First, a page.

Canada’s friendliest province — unless you’re the climate
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Danielle Smith took to a stage in Calgary on Thursday after being elected the new leader of the United Conservative Party and proclaimed a new chapter for a province long-known for its testiness.
“It is time for Alberta to take its place as a senior partner in building a strong and unified Canada,” Smith said.
Her victory capped five months of campaigning to be the next premier of Alberta and marks the end of three combative and contentious years under the premiership of Jason Kenney, who focused much of his energy on fighting against those he saw as enemies of the province’s oil and gas industry — including the federal government.
Throughout the campaign, the focus was on Alberta autonomy and standing up for a province perceived to be under threat as the world churns and changes. The economy and inflation were top of mind. Ottawa, Justin Trudeau and Trudeau’s so-called climate police, too.
Missing, as candidates played to a devoutly conservative base, was much attention on the environment and climate change, unless in regards to how either of those two things could impact the economic well-being of Alberta.
It remains to be seen whether that will change as the new premier moves from wooing the base to convincing Albertans as a whole that the United Conservative Party deserves another chance to govern.
But on Thursday night, Smith, a former newspaper editorial writer and host on radio and television, was clearly focused on uniting the party around its opposition to federal environmental laws and healthcare policies such as vaccine mandates, which were adopted to fight the COVID-19 pandemic.
“No longer will Alberta ask permission from Ottawa to be prosperous and free. We will not have our voices silenced and censored. We will not be told what we must put in our bodies in order to work or to travel,” she said.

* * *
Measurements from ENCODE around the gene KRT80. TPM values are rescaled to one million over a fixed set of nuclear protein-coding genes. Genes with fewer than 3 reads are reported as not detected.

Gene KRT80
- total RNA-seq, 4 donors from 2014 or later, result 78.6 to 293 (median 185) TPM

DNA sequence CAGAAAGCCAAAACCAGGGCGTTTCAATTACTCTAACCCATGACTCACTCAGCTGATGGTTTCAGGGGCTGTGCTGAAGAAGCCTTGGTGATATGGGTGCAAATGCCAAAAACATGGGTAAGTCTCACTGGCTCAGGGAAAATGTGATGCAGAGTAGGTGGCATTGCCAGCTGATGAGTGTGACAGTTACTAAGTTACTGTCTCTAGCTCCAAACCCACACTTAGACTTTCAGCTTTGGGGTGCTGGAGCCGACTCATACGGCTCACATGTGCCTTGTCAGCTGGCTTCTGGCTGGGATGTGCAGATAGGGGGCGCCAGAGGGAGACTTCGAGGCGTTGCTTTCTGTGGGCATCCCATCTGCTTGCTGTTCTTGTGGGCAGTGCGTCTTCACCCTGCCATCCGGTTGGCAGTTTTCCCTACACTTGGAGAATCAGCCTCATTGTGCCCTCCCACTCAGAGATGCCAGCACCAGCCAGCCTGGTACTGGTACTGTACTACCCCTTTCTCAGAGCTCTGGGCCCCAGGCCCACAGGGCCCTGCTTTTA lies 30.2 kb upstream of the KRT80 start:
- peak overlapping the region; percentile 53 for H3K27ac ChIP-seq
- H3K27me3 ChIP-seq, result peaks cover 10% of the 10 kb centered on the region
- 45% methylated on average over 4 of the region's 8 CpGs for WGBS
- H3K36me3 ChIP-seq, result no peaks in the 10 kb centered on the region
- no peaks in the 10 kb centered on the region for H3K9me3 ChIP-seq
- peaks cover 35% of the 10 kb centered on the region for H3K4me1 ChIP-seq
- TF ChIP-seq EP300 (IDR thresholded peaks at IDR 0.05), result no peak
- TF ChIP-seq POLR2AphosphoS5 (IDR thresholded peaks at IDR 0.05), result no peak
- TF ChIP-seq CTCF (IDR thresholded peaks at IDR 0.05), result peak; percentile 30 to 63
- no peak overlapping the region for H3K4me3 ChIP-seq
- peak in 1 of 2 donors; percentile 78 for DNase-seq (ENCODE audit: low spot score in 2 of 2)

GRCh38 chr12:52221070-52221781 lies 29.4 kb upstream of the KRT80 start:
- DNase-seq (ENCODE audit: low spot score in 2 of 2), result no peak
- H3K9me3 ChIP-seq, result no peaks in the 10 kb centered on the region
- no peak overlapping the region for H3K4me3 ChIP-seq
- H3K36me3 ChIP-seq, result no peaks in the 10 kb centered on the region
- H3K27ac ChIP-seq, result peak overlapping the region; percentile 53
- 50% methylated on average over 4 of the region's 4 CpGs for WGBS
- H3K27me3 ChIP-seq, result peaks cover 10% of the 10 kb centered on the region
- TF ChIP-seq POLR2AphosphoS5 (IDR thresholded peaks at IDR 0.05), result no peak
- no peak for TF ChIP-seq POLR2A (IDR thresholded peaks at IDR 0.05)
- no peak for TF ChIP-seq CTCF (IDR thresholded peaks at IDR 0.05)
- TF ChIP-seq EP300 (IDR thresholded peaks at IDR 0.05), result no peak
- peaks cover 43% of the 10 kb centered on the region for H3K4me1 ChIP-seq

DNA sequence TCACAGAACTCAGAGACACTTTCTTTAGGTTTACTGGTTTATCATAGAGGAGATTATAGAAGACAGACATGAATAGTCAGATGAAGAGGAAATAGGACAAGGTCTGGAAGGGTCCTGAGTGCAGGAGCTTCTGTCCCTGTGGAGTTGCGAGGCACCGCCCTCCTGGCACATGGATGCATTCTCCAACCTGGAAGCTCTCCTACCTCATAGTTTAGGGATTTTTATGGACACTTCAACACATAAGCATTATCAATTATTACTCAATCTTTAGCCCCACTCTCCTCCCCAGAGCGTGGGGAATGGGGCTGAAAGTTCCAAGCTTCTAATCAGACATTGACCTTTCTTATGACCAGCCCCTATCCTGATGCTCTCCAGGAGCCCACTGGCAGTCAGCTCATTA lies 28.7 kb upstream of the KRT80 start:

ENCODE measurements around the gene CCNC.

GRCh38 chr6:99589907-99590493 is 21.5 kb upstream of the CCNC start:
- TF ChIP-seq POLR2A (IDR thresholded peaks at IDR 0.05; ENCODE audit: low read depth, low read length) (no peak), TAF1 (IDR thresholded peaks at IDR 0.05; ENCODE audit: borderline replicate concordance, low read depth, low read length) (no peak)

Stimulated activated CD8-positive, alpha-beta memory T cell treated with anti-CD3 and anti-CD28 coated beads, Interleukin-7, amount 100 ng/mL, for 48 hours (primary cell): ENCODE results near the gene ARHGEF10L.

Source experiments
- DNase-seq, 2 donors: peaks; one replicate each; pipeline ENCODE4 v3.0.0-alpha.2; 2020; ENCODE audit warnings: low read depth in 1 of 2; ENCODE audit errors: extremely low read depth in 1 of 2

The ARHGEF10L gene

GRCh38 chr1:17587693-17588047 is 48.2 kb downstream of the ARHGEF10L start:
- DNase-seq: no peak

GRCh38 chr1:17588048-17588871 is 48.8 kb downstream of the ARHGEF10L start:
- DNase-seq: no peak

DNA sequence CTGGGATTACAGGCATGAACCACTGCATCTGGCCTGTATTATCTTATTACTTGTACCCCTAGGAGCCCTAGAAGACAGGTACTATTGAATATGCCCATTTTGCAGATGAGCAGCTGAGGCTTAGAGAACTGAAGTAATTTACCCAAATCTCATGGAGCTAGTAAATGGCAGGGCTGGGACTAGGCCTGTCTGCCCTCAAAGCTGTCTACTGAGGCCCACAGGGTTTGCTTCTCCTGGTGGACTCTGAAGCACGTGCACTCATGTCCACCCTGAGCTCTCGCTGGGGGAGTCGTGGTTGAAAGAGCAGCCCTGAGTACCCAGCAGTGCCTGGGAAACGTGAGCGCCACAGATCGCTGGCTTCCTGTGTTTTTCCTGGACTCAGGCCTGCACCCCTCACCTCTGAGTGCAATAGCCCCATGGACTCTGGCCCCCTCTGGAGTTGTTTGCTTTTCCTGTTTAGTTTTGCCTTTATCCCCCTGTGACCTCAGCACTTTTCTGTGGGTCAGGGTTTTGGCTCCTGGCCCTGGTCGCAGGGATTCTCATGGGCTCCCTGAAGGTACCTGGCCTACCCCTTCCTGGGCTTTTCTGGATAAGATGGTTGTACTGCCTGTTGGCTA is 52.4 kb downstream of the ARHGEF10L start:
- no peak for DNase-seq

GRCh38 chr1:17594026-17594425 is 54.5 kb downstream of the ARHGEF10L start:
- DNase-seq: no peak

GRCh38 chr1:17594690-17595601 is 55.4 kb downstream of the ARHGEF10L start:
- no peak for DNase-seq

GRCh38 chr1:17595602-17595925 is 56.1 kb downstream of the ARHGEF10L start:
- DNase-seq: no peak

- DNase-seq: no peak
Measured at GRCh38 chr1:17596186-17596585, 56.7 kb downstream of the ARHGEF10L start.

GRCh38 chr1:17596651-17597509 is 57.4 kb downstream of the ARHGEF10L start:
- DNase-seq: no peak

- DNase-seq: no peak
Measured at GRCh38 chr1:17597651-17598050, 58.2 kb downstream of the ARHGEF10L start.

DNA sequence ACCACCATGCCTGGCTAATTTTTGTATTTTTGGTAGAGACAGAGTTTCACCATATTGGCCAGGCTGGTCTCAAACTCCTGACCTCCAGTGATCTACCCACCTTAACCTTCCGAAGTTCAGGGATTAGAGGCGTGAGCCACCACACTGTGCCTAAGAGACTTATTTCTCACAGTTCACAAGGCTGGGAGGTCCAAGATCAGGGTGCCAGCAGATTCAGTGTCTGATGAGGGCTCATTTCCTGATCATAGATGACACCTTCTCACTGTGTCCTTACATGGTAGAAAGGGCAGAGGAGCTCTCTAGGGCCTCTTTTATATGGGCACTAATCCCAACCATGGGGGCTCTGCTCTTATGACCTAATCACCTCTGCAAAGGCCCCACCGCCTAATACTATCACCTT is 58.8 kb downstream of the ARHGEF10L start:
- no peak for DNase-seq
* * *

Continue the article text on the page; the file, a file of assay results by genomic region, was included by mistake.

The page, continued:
“We will not have our resources landlocked or our energy phased out of existence by virtue-signalling prime ministers.”
Smith did offer at least one glimpse into her thinking on climate change and the environment during the first debate of the campaign in July, and her answer was consistent with the current government.
Asked about her priorities on the environment, she said she’s come full circle from 2012 when as leader of the Wildrose Party, she said the science wasn’t settled. She then advocated for the advantages of a net-zero future through carbon capture utilization and storage and transforming to a hydrogen economy.
“Once we get the issue of CO2 out of the way and people see that we are serious about solving it and getting there faster than anywhere else,” Smith said, “we also have to tackle the issues of air quality, of water quality, of making sure that we’re doing habitat protection, which our farmers and ranchers do so well and I can’t wait to sell that message.”
Smith’s support for net-zero targets, however, was denounced by fellow candidate and former Alberta finance minister Travis Toews, who said in a tweet that net-zero targets would “bankrupt” the province. Smith and her rivals said little else about the topic for the remainder of the race.
“I think that’s really because the base that’s voting in this election, it’s not important to them, they don’t want to talk about it,” Janet Brown, a pollster based in Calgary, tells The Narwhal. “And the leaders [didn’t] want to raise issues that might inflame that core base.”
Not only did the environment and climate drop off the radar, the tone of the rhetoric changed as well.
One month after the debate, Smith was posting misinformation about Environment and Climate Change Canada hiring enforcement officers, part of a wider campaign by right-wing groups to stir up controversy by suggesting the officers were part of a plot to lock up Canadians who run afoul of climate regulations.